Rosa Montero is a highly respected Spanish journalist and author. She writes a regular column in the newspaper El País and has published 29 books.
Rosa Montero, El País – 17 Mar 2019
Women experience a complete lack of protection in the world of sport. The majority of sportswomen don’t even have a contract and can reach the end of their careers without ever being able to make National Insurance contributions.
On previous occasions, I have mentioned a friend of mine whose boldness knows no bounds. Originally hailing from the Spanish town of Vigo, Chus Lago was the third woman ever to climb Everest without oxygen. Now, she has just captained a voyage across Lake Baikal in Siberia, the largest reserve of fresh water in the world. Chus, Verónica Romero and Rocío García took 24 days to travel the 640 kilometres lengthways, from south to north, across the lake’s treacherous, icy surface, becoming the first ever women to do so. The aim of the expedition, named ‘Compromiso con la Tierra’, [Commitment to the Earth] was to demonstrate the effects of climate change. I posted the news on my social media, and several women who read it were surprised, having seen nothing of the story in the press. And this isn’t the worst instance of such a lack of publicity - 10 years ago, Chus reached the South Pole after an epic solo journey across Antarctica, 59 days of arduous work pulling a sled weighing more than 100 kilos. There was little mention of that either. Women’s sporting achievements? Not worth writing about, apparently.
It’s shocking that sport is one of the sectors in which women are most discriminated against. This rampant sexism is surprising given that it’s such a widely publicised activity, so subject to the scrutiny of the public. We’re not talking about employment inequality in some dingy back office somewhere; this is brazen sexism in front of prime-time audiences. It happens all over the world - in Forbes magazine’s 2018 list of the 100 highest paid athletes, not one woman appeared. But in Spain, the situation is even more pitiful. Here, we are still governed by the discriminatory Ley del Deporte (Sports Law) of 1990, that doesn’t recognise women as professional athletes: they are all considered amateurs.
As a consequence of this, women suffer a complete lack of protection. The majority do not have contracts, nor a means of contributing to Seguridad Social (similar to National Insurance in the UK), and so can end their careers of thirty-something years without ever having access to certain state benefits. They are not provided with insurance to cover against injuries or accidents and for many, competing costs them money. Take for instance the case of the shooter Pilar Calvo, who represented Spain in the World Championships of 2015 in Italy – while she had to cover all her own costs, her male counterparts were paid by the federation. It’s also an open secret that, quite frequently, female athletes are forced to sign illegal non-pregnancy agreements.
Women in sport are often unsalaried and receive infinitely smaller prizes, if indeed they receive a prize at all instead of just being openly humiliated – there have been surfing championships in which the male winners received 1000 euros, and the female winners were given bikinis. Generally speaking, female athletes have to work very hard to earn a living, which means not being able to train as much as they should and having to ask for holidays from work to attend competitions. And this is all without even taking into account the sexual abuse they are often subjected to, the offensively ‘sexy’ uniforms they are given or the stupid comments they receive.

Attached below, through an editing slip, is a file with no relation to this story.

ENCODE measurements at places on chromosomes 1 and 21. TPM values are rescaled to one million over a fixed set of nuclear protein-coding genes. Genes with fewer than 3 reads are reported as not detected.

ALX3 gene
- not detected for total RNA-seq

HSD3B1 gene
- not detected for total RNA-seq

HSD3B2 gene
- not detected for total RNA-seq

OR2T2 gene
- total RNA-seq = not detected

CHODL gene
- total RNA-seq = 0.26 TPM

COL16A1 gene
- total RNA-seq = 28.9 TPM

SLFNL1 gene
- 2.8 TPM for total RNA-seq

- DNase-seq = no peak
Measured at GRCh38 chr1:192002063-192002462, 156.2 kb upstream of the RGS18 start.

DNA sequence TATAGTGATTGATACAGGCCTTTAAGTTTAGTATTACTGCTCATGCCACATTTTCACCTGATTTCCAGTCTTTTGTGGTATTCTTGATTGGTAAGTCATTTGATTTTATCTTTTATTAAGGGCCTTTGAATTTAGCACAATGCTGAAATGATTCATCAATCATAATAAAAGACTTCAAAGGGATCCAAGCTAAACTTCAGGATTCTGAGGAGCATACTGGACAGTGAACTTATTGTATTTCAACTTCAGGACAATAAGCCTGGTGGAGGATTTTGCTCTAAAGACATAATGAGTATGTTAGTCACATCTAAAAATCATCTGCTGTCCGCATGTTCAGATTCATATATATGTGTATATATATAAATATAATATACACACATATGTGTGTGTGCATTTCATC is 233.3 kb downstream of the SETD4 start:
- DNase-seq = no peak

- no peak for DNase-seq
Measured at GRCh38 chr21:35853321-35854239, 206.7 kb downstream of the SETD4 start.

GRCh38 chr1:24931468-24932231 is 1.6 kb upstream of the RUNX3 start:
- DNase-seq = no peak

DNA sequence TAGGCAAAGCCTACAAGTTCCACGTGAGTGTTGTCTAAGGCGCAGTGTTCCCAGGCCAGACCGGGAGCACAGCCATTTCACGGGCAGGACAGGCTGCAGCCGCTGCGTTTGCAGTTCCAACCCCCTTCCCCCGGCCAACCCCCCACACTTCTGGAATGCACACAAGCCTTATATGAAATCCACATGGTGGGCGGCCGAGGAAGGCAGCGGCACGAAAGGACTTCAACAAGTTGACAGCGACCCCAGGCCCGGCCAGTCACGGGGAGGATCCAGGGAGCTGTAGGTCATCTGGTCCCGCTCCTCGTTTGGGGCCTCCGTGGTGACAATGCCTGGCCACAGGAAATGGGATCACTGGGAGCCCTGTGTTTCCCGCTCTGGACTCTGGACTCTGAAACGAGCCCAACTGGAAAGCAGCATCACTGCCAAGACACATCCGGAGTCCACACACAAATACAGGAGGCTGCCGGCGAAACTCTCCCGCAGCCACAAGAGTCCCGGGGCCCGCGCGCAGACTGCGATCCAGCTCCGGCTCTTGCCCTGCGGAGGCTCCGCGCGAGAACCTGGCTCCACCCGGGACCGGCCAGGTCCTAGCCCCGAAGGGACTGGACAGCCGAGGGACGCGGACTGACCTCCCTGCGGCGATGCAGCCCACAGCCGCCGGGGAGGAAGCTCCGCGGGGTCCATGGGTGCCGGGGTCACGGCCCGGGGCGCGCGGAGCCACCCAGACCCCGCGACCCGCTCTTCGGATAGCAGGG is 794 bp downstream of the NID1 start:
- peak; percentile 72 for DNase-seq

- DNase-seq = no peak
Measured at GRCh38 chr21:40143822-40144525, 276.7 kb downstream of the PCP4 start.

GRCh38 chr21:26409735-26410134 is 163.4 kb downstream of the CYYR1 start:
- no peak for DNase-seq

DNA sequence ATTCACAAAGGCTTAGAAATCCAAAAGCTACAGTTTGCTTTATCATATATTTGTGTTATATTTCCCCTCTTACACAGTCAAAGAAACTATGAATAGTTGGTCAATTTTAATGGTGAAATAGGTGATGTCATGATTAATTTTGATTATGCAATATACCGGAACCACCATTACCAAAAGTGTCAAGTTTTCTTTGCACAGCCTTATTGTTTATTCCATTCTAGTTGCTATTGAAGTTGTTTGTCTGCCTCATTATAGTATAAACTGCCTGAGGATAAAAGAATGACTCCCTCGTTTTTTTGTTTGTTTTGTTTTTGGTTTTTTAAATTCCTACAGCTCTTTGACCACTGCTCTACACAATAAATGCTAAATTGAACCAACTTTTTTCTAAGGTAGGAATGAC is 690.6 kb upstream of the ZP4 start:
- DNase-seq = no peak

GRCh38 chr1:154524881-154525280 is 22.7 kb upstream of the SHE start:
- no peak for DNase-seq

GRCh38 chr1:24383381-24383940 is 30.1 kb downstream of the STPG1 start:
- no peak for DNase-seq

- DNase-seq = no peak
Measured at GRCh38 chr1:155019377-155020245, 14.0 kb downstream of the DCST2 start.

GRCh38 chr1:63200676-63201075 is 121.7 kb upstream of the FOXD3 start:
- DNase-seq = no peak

According to the 2017 Annual Directory of Sports Statistics from the Senior Council of Sports, women account for 22.3% of federated athletes. However, the media coverage of women’s sports makes up less than 5% of the news, according to the Audiovisual Council of Andalucía. Although there is some disagreement about the exact figures, a lack of visibility, plus the usual sexism, means that female athletes receive less than 1% of sponsorship money.
One exception is Iberdrola, who, since 2016, have only sponsored female sport, supporting 16 federations and 22,000 female athletes, as well as promoting basic rights, like securing the women’s access to state benefits and pensions. “It’s a tough job, it’s hard to change the way things are. For example, there’s supposed to be parity in the coverage of sports on television, but the news on female athletes is broadcast in the early hours of the morning”, says Julian Martinez-Simancas, Secretary of the Board of Directors of Iberdrola.
In November, the senate approved a bill to end inequalities in sporting awards, and in February, the Council of Ministers (similar to the UK government’s Cabinet) gave the green light to a draft bill for a much-needed sports law, but that may be jeopardised by the calling of an election. In spite of all this drama, Spanish female athletes have won more medals than their male counterparts in the last two Olympic Games. Imagine what they’d achieve with proper support.
Translated by Molly Shevlin